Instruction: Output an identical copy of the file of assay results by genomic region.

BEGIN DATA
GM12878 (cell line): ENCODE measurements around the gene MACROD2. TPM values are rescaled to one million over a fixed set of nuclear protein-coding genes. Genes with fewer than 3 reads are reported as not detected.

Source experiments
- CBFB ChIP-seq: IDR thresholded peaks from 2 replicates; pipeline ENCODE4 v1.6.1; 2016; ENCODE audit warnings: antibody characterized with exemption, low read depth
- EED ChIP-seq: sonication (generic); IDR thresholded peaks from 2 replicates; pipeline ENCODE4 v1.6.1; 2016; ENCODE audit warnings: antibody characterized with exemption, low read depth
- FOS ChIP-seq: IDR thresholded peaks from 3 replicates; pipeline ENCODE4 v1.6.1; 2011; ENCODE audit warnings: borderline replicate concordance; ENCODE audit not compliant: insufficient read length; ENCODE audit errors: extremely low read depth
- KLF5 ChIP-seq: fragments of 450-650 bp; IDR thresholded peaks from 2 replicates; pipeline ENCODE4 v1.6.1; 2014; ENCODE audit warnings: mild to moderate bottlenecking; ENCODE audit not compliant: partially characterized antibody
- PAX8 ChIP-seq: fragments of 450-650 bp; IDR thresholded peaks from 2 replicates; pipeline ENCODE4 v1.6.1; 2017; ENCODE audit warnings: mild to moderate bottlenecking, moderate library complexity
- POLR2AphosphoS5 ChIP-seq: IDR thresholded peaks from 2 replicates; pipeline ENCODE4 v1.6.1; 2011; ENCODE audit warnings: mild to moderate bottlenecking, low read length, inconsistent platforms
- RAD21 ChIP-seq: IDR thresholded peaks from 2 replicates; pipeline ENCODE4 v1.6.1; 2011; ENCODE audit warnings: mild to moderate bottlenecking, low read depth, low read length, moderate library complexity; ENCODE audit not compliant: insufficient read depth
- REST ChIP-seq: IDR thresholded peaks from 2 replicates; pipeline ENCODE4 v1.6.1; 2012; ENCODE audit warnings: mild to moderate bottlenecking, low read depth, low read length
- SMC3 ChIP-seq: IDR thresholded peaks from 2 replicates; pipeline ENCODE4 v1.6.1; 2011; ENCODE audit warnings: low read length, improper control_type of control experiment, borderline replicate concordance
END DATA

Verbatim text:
GM12878 (cell line): ENCODE measurements around the gene MACROD2. TPM values are rescaled to one million over a fixed set of nuclear protein-coding genes. Genes with fewer than 3 reads are reported as not detected.

Source experiments
- CBFB ChIP-seq: IDR thresholded peaks from 2 replicates; pipeline ENCODE4 v1.6.1; 2016; ENCODE audit warnings: antibody characterized with exemption, low read depth
- EED ChIP-seq: sonication (generic); IDR thresholded peaks from 2 replicates; pipeline ENCODE4 v1.6.1; 2016; ENCODE audit warnings: antibody characterized with exemption, low read depth
- FOS ChIP-seq: IDR thresholded peaks from 3 replicates; pipeline ENCODE4 v1.6.1; 2011; ENCODE audit warnings: borderline replicate concordance; ENCODE audit not compliant: insufficient read length; ENCODE audit errors: extremely low read depth
- KLF5 ChIP-seq: fragments of 450-650 bp; IDR thresholded peaks from 2 replicates; pipeline ENCODE4 v1.6.1; 2014; ENCODE audit warnings: mild to moderate bottlenecking; ENCODE audit not compliant: partially characterized antibody
- PAX8 ChIP-seq: fragments of 450-650 bp; IDR thresholded peaks from 2 replicates; pipeline ENCODE4 v1.6.1; 2017; ENCODE audit warnings: mild to moderate bottlenecking, moderate library complexity
- POLR2AphosphoS5 ChIP-seq: IDR thresholded peaks from 2 replicates; pipeline ENCODE4 v1.6.1; 2011; ENCODE audit warnings: mild to moderate bottlenecking, low read length, inconsistent platforms
- RAD21 ChIP-seq: IDR thresholded peaks from 2 replicates; pipeline ENCODE4 v1.6.1; 2011; ENCODE audit warnings: mild to moderate bottlenecking, low read depth, low read length, moderate library complexity; ENCODE audit not compliant: insufficient read depth
- REST ChIP-seq: IDR thresholded peaks from 2 replicates; pipeline ENCODE4 v1.6.1; 2012; ENCODE audit warnings: mild to moderate bottlenecking, low read depth, low read length
- SMC3 ChIP-seq: IDR thresholded peaks from 2 replicates; pipeline ENCODE4 v1.6.1; 2011; ENCODE audit warnings: low read length, improper control_type of control experiment, borderline replicate concordance